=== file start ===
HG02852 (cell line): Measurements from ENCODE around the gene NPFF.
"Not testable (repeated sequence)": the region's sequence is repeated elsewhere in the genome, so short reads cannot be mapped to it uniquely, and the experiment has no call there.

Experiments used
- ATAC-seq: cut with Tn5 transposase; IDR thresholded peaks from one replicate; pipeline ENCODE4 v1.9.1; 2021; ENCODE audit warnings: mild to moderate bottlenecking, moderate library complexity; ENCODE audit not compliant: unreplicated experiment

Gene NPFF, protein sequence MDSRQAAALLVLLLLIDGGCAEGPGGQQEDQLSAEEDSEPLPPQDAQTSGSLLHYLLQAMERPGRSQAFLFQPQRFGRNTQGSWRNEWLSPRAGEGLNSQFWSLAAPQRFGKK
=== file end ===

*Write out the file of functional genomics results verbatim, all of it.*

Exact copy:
HG02852 (cell line): Measurements from ENCODE around the gene NPFF.
"Not testable (repeated sequence)": the region's sequence is repeated elsewhere in the genome, so short reads cannot be mapped to it uniquely, and the experiment has no call there.

Experiments used
- ATAC-seq: cut with Tn5 transposase; IDR thresholded peaks from one replicate; pipeline ENCODE4 v1.9.1; 2021; ENCODE audit warnings: mild to moderate bottlenecking, moderate library complexity; ENCODE audit not compliant: unreplicated experiment

Gene NPFF, protein sequence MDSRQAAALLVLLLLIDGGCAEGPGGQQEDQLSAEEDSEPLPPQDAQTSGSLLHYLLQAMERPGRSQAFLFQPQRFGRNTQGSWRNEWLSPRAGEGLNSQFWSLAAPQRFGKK